Interview

NBC Radio-photo by Ray Lee Jackson / Public domain
In a Jerry Jazz Musician interview, acclaimed biographer James Kaplan (Frank: The Voice and Sinatra: The Chairman) talks about his book, Irving Berlin: New York Genius, and Berlin's unparalleled musical career and business success, his intense sense of family and patriotism during a complex and evolving time, and the artist's permanent cultural significance.

Interview

Library of Congress, Prints & Photographs Division, Carl Van Vechten Collection
Richard Crawford’s Summertime: George Gershwin’s Life in Music is a rich, detailed and rewarding musical biography that describes Gershwin's work throughout every stage of his career. In a Jerry Jazz Musician interview, Crawford discusses his book and the man he has described as a “fresh voice of the Jazz Age” who “challenged Americans to rethink their assumptions about composition and performance, nationalism, cultural hierarchy, and the racial divide.”

Interview

photo unattributed/ Public domain
In a Jerry Jazz Musician interview with The Letters of Cole Porter co-author Dominic McHugh, he explains that “several of the big biographical tropes that we associate with Porter are either modified or contested by the letters,” and that “when you put together these letters, and add our quite extensive commentary between the letters, it creates a different picture of him.” Mr. McHugh discusses his book, and what the letters reveal about the life – in-and-out of music – of Cole Porter.

Book Excerpt

The introduction to John Burnside's The Music of Time: Poetry in the Twentieth Century – excerpted here in its entirety with the gracious consent of Princeton University Press – is the author's fascinating observation concerning the idea of how poets respond to what the Russian poet Osip Mandelstam called “the noise of time,” weaving it into a kind of music.

Short Fiction

photo Creative Commons CC0
Short Fiction Contest-winning story #53 — “Market & Fifth, San Francisco, 1986,” by Paul Perilli

Poetry

photo by Eric Frommer (transformed from color)/CC BY-SA 2.0
Two poems of reflection and remembrance, by Michael L. Newell and Russell DuPont

Art

"Speaking in Tongues" by Charles Ingham
Charles Ingham’s “Jazz Narratives” connect time, place, and subject in a way that ultimately allows the viewer a unique way of experiencing jazz history This edition’s narratives are “Released from Camarillo State Hospital, Charlie Parker Plays Jack’s Basket Room,”“Diz Railing at the Cosmos,” and “Speaking in Tongues”

Book Excerpt

A ten page excerpt from The Letters of Cole Porter by Cliff Eisen and Dominic McHugh that features correspondence in the time frame of June to August, 1953, including those Porter had with George Byron (the man who married Jerome Kern’s widow), fellow writer Abe Burrows, Noel Coward, his secretary Madeline P. Smith, close friend Sam Stark, and his lawyer John Wharton.

Interview

photo by William Gottlieb/Library of Congress
Con Chapman, author of Rabbit's Blues: The Life and Music of Johnny Hodges discusses the great Ellington saxophonist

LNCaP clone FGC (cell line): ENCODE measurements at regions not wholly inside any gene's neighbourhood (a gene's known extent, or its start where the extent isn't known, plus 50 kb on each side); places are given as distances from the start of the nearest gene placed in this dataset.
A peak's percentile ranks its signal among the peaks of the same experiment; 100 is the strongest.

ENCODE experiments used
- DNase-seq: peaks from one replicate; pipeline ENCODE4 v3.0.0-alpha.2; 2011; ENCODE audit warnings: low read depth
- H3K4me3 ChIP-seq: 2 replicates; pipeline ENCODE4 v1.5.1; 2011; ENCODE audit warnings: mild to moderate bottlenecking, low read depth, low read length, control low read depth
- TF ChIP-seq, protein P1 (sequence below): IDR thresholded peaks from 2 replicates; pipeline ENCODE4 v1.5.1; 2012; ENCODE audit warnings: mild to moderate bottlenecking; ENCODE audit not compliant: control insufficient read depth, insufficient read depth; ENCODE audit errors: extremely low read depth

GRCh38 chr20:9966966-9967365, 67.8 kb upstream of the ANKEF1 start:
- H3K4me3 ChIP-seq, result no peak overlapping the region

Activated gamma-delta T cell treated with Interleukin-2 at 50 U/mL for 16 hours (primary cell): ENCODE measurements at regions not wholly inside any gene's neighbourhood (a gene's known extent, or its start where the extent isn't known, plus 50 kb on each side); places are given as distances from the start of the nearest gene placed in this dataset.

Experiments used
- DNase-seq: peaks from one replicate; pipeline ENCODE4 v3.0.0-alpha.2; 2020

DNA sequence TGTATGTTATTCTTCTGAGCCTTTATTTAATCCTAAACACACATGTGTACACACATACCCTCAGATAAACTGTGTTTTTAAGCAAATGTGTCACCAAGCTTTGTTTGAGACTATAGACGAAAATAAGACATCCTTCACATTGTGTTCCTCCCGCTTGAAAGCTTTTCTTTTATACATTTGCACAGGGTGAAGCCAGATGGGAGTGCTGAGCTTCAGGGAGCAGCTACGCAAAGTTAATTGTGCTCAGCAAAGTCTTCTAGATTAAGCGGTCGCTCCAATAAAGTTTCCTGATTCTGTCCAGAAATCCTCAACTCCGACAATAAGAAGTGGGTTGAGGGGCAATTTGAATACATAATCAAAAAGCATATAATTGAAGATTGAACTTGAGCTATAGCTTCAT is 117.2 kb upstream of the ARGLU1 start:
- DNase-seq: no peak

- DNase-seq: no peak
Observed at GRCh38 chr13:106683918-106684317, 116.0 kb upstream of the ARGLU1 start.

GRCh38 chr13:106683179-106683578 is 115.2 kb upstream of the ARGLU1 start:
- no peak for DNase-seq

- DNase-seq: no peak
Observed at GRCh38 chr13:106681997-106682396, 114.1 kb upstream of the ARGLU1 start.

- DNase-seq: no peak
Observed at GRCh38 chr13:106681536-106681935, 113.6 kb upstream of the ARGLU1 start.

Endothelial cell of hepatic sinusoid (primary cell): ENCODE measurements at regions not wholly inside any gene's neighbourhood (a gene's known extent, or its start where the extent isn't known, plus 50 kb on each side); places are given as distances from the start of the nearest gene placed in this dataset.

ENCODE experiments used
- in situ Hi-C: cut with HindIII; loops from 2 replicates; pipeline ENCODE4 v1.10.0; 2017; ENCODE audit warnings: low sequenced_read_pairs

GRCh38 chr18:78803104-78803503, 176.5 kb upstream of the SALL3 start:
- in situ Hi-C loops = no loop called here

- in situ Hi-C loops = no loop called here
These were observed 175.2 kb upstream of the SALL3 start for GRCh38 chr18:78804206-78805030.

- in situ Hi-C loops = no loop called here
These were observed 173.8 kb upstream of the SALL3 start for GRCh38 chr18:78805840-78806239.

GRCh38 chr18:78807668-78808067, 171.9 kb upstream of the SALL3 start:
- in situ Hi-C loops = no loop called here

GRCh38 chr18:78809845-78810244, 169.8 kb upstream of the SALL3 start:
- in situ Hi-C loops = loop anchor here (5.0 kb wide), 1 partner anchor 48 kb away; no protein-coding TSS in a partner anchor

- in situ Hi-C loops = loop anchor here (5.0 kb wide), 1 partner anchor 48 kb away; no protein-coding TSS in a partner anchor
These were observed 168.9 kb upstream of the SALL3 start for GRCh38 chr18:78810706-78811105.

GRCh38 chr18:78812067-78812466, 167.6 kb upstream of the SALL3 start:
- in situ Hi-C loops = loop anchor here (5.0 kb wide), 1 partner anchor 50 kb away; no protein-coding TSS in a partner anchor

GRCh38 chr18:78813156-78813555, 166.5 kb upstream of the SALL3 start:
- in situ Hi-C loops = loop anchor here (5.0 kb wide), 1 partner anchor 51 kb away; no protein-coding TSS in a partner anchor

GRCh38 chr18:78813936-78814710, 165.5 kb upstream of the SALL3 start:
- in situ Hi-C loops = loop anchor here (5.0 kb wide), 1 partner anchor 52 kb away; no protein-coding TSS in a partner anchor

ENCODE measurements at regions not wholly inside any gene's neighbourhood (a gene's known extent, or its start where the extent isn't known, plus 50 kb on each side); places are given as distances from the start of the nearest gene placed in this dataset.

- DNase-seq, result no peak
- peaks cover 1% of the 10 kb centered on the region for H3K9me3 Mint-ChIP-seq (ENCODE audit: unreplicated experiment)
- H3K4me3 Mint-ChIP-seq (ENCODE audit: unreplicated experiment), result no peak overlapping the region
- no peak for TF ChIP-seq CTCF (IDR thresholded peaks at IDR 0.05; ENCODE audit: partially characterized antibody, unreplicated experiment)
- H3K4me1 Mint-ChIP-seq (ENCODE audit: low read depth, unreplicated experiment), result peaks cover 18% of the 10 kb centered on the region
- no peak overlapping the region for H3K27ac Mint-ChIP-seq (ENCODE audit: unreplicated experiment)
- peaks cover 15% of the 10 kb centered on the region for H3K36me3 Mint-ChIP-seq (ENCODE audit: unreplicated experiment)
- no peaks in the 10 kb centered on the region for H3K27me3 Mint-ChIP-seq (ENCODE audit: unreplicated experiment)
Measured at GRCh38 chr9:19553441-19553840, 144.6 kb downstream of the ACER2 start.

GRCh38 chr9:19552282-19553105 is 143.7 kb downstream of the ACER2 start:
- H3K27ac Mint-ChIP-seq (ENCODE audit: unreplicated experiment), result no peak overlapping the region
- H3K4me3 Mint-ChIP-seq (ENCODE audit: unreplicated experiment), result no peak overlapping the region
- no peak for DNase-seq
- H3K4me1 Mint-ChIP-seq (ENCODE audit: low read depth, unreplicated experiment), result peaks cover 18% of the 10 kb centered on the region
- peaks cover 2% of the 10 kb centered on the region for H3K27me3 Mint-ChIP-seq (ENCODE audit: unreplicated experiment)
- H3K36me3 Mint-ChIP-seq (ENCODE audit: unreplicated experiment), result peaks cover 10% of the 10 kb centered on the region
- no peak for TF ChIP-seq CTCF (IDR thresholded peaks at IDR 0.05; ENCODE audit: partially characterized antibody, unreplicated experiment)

Jazz History Quiz #134

Photo by Brian McMillen/Brian McMillen Photography
Influenced by Charlie Parker and Phil Woods (pictured), before forming his own group this alto player got his start in Buddy Rich’s Big Band, and shortly thereafter played with Lionel Hampton. While leading his own band, he was famous for playing bebop covers of songs such as “The I Love Lucy Theme,” “Come Fly With Me,” and “Hooray for Hollywood,” and often performed with singer Eddie Jefferson. Who is he?

Book Excerpt

This story, excerpted from Irving Berlin: New York Genius by James Kaplan, describes how Berlin came to write his first major hit song, “Alexander’s Ragtime Band,” and speaks to its historic musical and cultural significance.

Pressed for All Time

In this edition, producer Tom Dowd talks with Pressed for All Time: Producing the Great Jazz Albums author Michael Jarrett about the genesis of Herbie Mann’s 1969 recording, Memphis Underground, and the executives and musicians involved

Interview

photo by Bouna Ndaiye
Interview with Gerald Horne, author of Jazz and Justice: Racism and the Political Economy of the Music

Photography

photo of Stephane Grappelli by Veryl Oakland
Veryl Oakland’s “Jazz in Available Light” — photos (and stories) of violinists Joe Venuti, Stephane Grappelli, Jean-Luc Ponty, Zbigniew Seifert, and Leroy Jenkins

Great Encounters

photo of Sidney Bechet by William Gottlieb/Library of Congress
In this edition of "Great Encounters," Con Chapman, author of Rabbit’s Blues: The Life and Music of Johnny Hodges, writes about Hodges’ early musical training, and the first meeting he had with Sidney Bechet, the influential and legendary reed player who Hodges called “tops in my book.”

Book Excerpt

In the introduction to Jazz and Justice: Racism and the Political Economy of the Music, author Gerald Horne writes about the severe cultural and economic obstacles jazz musicians have encountered since the music's inception

“What are 4 or 5 of your all-time favorite Blue Note albums?”

"What are 4 or 5 of your all-time favorite Blue Note albums?"
Dianne Reeves, Nate Chinen, Gary Giddins, Michael Cuscuna, Eliane Elias and Ashley Kahn are among the 12 writers, musicians, and music executives who list and write about their favorite Blue Note albums

Humor

photo by William Gottlieb/Library of Congress
"Every Soul is a Circus," by Dig Wayne

In the Previous Issue

photo by Carol Friedman
“The Jazz Photography Issue” features an interview with today’s most eminent jazz portrait photographer Carol Friedman, news from Michael Cuscuna about newly released Francis Wolff photos, as well as archived interviews with William Gottlieb, Herman Leonard, Lee Tanner, a piece on Milt Hinton, a new edition of photos from Veryl Oakland, and much more…

Contributing writers